At profession I am a pilot of Lufthansa and travel a lot and I´m able to explore photographically some lesser known places as an ambitious amateur photographer. It´s a privileg for me to photograph people in foreign countries and cultures. I love to capture the impressions of daily life, portraits or even exciting moments in everyday life – in other words in the reportage photography or street photography.
My first priority as travelling photographer: Respect for the dignity of my protagonists and their consent to take pictures. To uphold the respect that should go without saying, but to ask for the consent is not always easy, because to the inhibition threshold to approach strangers, is often still the natural language barrier added. But a non-verbal communication with hands and gestures is mostly of help.
That’s what happened in Muscat in Oman, a dream for photographers looking for the Orient. Although the country has opened up to the West and is very easy to travel, it has in contrast to many booming Gulf states retained its oriental charm and offer fantastic motifs. When wandering through the sprawling Sultan Quabus Mosque, one of the most beautiful mosques in the world, which is at times open to non-Muslims, I catch sight of a young woman at an outbuilding window. To get in contact was impossible, but a smile while passing and a questioning look with the camera in hand was answered with a shy nod … a shot … a grateful glance from me … and she was gone. The whole thing took less than five seconds.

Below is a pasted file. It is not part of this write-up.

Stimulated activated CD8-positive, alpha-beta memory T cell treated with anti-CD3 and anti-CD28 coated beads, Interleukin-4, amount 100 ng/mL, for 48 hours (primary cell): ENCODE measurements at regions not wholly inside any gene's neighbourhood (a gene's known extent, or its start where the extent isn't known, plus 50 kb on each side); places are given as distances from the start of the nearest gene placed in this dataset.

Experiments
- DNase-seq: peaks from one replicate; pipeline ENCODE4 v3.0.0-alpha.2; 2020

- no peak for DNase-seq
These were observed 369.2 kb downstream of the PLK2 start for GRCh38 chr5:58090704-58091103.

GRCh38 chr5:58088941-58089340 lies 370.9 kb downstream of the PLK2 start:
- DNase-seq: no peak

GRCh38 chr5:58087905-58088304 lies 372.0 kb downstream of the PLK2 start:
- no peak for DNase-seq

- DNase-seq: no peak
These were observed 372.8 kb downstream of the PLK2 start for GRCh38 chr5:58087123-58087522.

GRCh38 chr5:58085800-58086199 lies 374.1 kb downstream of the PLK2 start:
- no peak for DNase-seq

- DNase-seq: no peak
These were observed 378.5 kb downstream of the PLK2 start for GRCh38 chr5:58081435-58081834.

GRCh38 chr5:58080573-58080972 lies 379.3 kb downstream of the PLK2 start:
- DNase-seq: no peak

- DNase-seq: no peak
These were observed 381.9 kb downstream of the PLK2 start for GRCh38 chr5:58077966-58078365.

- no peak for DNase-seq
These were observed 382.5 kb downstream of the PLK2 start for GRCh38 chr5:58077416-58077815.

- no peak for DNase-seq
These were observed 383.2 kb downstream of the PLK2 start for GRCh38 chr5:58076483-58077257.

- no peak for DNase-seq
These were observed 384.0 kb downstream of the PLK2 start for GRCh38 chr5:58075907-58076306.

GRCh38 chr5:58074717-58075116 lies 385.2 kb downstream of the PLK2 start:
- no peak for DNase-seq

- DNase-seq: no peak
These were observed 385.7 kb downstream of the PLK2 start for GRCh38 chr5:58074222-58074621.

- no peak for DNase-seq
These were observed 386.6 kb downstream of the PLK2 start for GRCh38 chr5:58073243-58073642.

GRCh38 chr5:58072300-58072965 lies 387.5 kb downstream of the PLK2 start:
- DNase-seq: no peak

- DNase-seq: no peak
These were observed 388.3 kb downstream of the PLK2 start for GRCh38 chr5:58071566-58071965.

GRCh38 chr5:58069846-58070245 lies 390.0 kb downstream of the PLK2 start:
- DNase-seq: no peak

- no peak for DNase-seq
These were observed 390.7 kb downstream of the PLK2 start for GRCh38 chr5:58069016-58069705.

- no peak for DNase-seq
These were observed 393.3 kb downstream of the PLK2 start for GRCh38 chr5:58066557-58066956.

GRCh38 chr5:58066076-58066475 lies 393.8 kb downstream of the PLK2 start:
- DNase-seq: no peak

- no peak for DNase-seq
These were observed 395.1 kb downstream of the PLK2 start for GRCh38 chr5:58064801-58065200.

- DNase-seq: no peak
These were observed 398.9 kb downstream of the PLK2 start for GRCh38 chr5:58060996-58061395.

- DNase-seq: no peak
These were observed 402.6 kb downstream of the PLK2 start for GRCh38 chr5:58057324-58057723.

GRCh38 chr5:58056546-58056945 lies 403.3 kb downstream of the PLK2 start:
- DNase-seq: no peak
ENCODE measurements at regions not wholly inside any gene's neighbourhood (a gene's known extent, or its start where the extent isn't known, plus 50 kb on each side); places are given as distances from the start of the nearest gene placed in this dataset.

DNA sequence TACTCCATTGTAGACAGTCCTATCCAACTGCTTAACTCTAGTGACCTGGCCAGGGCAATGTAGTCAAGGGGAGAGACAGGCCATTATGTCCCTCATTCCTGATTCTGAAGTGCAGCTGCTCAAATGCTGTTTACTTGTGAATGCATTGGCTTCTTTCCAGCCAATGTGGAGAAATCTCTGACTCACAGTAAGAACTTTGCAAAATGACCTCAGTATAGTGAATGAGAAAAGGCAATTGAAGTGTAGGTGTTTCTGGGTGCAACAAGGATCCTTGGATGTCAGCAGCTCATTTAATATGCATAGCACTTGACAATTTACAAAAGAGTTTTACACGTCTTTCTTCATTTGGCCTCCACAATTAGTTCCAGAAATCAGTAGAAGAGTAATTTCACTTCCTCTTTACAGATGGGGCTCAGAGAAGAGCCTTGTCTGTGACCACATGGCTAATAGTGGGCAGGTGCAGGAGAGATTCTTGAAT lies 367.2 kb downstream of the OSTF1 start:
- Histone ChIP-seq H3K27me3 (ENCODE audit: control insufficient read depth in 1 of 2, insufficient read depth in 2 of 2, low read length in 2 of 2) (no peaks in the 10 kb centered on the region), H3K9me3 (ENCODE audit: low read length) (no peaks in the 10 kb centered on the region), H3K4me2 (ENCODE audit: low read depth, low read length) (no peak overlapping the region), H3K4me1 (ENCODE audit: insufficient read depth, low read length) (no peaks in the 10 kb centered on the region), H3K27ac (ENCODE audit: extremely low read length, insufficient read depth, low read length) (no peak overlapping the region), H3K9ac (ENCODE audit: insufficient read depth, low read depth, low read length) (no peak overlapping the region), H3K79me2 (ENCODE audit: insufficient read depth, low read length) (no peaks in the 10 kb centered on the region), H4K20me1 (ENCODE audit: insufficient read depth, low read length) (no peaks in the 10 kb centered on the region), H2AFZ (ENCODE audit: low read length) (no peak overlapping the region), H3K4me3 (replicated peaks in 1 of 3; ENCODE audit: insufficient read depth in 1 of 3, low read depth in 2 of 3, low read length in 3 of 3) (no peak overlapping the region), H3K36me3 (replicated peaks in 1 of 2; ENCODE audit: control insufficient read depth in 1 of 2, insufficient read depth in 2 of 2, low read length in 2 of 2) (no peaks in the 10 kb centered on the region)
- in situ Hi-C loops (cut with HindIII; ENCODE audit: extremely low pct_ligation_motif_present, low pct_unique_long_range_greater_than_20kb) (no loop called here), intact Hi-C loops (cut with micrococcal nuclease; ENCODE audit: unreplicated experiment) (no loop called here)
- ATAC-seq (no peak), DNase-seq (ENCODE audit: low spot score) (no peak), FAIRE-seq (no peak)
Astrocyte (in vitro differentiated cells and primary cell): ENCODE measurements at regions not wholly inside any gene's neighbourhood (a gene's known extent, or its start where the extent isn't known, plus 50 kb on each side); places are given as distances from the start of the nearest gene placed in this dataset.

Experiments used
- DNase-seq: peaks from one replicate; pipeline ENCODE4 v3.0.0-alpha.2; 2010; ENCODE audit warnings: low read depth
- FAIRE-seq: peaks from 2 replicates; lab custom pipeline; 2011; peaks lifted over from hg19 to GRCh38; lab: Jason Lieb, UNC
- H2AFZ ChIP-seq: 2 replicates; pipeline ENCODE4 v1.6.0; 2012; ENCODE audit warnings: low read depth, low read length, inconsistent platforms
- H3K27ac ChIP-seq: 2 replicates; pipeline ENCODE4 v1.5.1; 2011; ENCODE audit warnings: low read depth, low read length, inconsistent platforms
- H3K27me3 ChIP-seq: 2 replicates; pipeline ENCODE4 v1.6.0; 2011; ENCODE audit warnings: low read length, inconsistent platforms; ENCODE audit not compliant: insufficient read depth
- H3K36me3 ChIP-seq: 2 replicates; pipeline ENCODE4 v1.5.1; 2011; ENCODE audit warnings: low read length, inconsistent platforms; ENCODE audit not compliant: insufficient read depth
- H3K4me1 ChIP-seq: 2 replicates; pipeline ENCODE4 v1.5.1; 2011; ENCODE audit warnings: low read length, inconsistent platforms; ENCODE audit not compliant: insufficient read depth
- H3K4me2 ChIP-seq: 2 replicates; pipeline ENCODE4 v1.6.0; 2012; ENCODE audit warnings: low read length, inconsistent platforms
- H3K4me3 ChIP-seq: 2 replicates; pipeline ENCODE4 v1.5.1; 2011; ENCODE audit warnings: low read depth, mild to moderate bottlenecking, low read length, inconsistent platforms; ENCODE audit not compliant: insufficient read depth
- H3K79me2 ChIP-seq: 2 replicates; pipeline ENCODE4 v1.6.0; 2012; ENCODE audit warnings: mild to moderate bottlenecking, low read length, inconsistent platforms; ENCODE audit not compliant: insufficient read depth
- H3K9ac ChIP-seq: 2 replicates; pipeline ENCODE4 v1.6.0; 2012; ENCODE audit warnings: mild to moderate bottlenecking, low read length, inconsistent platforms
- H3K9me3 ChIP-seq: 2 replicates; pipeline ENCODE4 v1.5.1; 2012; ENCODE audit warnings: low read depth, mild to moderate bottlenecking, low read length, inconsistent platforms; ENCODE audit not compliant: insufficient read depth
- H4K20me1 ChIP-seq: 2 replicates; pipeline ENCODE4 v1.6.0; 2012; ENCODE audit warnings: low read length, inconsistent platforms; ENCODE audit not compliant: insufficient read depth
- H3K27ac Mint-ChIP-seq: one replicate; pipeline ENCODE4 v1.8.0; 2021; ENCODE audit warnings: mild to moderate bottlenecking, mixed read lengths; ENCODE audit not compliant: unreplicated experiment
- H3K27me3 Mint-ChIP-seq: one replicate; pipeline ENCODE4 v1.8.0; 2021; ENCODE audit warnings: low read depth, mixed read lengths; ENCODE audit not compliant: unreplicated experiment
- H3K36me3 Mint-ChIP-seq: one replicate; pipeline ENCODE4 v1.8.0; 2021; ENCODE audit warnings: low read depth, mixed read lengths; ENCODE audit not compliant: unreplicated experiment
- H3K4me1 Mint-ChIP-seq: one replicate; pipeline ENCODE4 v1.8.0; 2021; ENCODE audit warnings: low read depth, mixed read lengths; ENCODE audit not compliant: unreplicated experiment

To take my time to literally immersed in a scene, is another recipe for my pictures. Of course, you will be recognized as non-native immediately and formally noted how you are observed, partly skeptical, partly interested. At the same time fades the impartiality of the people. I then sit down for a while somewhere and watch the people or try to start a conversation. After some time you will no longer perceived as an stranger and the people put down their embarrassment. Only then captivating, enthralling and authentic images are able to arise.
Or is it the unusual perspective showing seemingly commonplaces in a different way. The John Hancock Tower in Chicago was certainly photographed countless times. With its 457 meters, it is one of the tallest buildings in the United States and very impressive. The unusual perspective and the integration of a matching people in the scenery that is what it takes for the difference between a regular photo and a valuable photograph.
To keep the eyes open and in addition to what everbody see, to realize something special worth composing and taking a picture is always a challenge for me. Take the image from the Topkapi Palace in Istanbul for instance. Even places that I have seen and visited many times receive with the eyes of a photographer a new charm.
And the best thing is when my images have been printed as fine art print on Hahnemühle Digital FineArt Paper. I have tried different photo papers, ultimately convince me only prints on Hahnemühle FineArt papers. My favorite here is Photo Rag ® 308. In my exhibition I could see high-end fine art prints made by my print provider Whitewall on the matt Hahnemühle Photo Rag® directly beside images on conventional photo paper. There is difference like night and day. The matt, slightly textured paper makes my motives alive, gives them an impressive plasticity that pulls the viewer directly into the motif. The brilliance, color gamut, contrast and color gradations make the finest details visible. That’s simply amazing and turn a good image into a work of art.
Pilot & ambitious travel photographer